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Sermon 6/28/2020

Scripture: Matthew 10:40-42

In today’s segment of “podcasts Pastor Kim endorses” is one called The Nuanced Life. It’s two women talking about current events and relevant topics. (A shameless plug: These two women also host Pantsuit Politics - where they specifically talk about politics from two perspectives (one a registered Republican and one a registered Democrat).) So, this podcast - The Nuanced Life - is a spinoff of the first. In it, they talk about current events and life in general - anything from the pandemic to law school to relationships - and they talk about the nuances within - those subtle differences in meaning and expression depending on situations - those subtle differences that make a big difference.

Nuances are so important. The importance in recognizing and clarifying subtle differences in meaning can keep people from widely misunderstanding one another.

Recognizing nuances can enlighten people’s perspective.

Recognizing nuances can help make decisions.

So, why the rambling about nuances? Because I believe Scripture is full of moments where we need to recognize and clarify nuances - those subtle differences in meaning. Words used in different contexts bring with them nuances.

Take, for example, the word “reward.” I hear that word and I think of giving a dog a reward, a treat, for sitting. I think of a student getting a trophy or certificate as a reward for earning all A/B Honor Roll. I think of rewards I set for myself, such as ice cream or taking a nap, as motivation to complete some task I’ve been procrastinating doing.

To me, “reward” has a transactional feeling or nuance to it. “I did ____ and now I get ____ in return.” Yet, I don’t see our faith and our relationship with God as transactional. I’ve often said that God is not a bubble gum machine - we cannot put two prayers in and expect one miracle out.

In these three verses, though, I read three times that a reward will be granted to whoever welcomes a prophet or a righteous person or whoever gives a cup of water to one who asks. In the very first sentence, I’m thrown back to my math teaching days and the transitive property...if a person welcomes a disciple of Jesus, they welcome Jesus, and by welcoming Jesus, they welcome God. It seems like one of the most linear pieces of Scripture.

In these verses, Jesus is instructing the disciples as they carry his message out to the surrounding area, towns, households. He’s telling them that whoever welcomes them, welcomes him, welcomes God. And that they will be rewarded.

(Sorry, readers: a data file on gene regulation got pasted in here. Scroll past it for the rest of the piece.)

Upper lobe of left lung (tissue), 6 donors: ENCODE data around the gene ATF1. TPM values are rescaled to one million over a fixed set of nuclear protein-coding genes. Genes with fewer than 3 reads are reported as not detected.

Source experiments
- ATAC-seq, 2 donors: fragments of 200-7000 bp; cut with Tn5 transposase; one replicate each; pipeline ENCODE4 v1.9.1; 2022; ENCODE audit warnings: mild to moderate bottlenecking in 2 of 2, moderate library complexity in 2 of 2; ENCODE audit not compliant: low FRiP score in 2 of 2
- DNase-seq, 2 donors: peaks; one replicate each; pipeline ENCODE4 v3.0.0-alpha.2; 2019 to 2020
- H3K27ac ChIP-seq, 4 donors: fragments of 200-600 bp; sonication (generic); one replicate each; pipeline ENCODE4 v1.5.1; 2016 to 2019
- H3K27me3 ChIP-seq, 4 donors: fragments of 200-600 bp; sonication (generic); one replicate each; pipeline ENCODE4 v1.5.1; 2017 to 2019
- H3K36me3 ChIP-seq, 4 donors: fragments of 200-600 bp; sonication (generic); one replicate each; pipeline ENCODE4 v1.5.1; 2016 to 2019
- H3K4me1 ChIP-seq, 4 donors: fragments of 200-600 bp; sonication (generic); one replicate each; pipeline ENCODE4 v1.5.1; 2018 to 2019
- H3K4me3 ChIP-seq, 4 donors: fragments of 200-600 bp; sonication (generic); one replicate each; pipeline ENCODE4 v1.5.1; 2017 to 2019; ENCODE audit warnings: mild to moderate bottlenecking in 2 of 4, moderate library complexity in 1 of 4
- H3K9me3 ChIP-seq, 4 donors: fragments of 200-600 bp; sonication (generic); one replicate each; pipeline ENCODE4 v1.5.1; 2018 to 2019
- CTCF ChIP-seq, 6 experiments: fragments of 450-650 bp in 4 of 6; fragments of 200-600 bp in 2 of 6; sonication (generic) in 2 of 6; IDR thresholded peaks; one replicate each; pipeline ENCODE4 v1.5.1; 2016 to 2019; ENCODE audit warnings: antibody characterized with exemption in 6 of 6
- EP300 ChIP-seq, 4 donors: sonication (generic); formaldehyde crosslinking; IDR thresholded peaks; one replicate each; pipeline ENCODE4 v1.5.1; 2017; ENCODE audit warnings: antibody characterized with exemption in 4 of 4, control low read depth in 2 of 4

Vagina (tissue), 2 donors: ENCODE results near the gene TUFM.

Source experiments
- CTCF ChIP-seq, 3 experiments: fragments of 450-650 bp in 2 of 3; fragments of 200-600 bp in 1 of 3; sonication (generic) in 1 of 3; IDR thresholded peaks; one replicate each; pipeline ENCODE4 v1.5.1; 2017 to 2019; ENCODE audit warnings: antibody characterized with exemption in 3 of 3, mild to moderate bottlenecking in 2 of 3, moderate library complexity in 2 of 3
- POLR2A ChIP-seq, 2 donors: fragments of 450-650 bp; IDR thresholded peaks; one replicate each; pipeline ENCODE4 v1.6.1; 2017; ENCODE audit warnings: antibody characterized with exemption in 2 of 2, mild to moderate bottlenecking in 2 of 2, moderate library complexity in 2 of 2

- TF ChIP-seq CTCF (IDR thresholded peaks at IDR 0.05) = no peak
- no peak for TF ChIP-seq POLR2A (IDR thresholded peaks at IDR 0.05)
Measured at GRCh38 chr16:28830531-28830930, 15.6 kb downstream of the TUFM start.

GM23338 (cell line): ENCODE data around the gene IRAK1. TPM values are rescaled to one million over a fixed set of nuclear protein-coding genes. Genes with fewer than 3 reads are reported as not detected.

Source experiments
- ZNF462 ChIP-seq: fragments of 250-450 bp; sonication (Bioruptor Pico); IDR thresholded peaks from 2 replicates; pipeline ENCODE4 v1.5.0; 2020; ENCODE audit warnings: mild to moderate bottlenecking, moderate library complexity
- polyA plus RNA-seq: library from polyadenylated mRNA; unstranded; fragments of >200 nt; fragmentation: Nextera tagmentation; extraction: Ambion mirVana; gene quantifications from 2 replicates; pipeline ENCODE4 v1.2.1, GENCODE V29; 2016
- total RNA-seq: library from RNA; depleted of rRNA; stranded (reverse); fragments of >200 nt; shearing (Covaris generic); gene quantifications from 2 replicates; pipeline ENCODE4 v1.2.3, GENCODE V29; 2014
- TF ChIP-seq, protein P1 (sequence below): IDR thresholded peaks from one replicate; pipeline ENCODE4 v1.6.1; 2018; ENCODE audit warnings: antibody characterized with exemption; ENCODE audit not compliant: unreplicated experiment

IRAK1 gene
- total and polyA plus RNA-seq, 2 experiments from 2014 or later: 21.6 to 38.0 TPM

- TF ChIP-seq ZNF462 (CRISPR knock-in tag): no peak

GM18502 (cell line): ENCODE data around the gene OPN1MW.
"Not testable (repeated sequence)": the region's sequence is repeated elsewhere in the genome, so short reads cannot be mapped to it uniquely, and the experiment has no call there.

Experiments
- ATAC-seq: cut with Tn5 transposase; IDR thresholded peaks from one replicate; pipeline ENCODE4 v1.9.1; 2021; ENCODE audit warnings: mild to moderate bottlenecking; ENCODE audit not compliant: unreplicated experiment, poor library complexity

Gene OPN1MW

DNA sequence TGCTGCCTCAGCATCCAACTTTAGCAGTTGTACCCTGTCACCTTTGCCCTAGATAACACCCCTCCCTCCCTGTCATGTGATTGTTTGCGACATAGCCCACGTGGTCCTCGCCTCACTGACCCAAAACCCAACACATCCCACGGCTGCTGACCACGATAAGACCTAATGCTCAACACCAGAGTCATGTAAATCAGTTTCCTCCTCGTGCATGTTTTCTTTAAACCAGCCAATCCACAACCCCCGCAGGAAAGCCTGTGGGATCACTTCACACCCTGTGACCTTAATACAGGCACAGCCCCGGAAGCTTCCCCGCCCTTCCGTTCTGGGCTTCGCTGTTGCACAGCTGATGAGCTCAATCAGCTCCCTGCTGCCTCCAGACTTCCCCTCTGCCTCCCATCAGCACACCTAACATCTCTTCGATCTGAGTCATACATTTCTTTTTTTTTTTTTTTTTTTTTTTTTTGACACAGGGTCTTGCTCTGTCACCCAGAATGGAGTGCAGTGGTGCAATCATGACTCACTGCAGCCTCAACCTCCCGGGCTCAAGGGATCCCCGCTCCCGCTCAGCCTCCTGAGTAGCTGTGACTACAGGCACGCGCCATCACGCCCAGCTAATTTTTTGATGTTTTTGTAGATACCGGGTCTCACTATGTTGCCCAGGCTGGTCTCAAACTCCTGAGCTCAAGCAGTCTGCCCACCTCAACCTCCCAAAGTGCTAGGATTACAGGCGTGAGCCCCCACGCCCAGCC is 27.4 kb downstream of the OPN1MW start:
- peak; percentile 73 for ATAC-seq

Is my “God is not a bubble gum machine” statement being tested?

(Spoiler alert: I still don’t believe two prayers equals one miracle.)

I do believe Jesus is reiterating to his disciples that the efforts, the hard work, of spreading Jesus’ message of equality and justice and caring for all will not go unnoticed. I do believe he is letting them know that whoever welcomes them and this message will also not go unnoticed. And I believe we can hear this message for ourselves today, too.

We may not literally be staying in people’s houses for lodging, but we certainly are sharing life with people. And we are certainly “putting ourselves out there” in order to speak out against discrimination and overlooking the poor or forgotten in society and abusing environmental resources and many other lessons our faith teaches us.

When people hear these messages of ways to bring God’s kingdom to earth and embrace them, they are embracing not only the messenger but also God. And there is a good return for doing so.

We are inclusive of diversity because we know it gives a good return.

We care for Creation because we know it gives a good return.

We push for policy and law changes because we know it gives a good return.

We serve our community because we know it gives a good return.

What is the good return - the reward, if you will?

It’s bringing God’s kingdom to earth.

Feeling the joy and satisfaction of seeing the “least” in society served.

Making this world a better place.

Just like most things - relationships, exercising, studying - the more you put into it, the more you get out of it.

The more love you put out there, the more you receive.

The more we advocate for social reform, the more policies and laws are implemented.

The more good we put out into this world, the more joy we (and others!) experience.

It has a nuance of being transactional, but it’s not so exact - it’s more fluid than that.

Are we doing all this hard work of furthering God’s message for a reward? Yes. But it isn’t a trophy or certificate or ice cream or a nap. The reward is growing closer to the Divine and getting closer as a society to God’s ideals. The reward is bringing God’s kingdom to earth.

John Ruskin, a 19th century British art critic, said “The highest reward for a person's toil is not what they get for it, but what they become by it." I pray that we all feel that reward of becoming more Christ-like.

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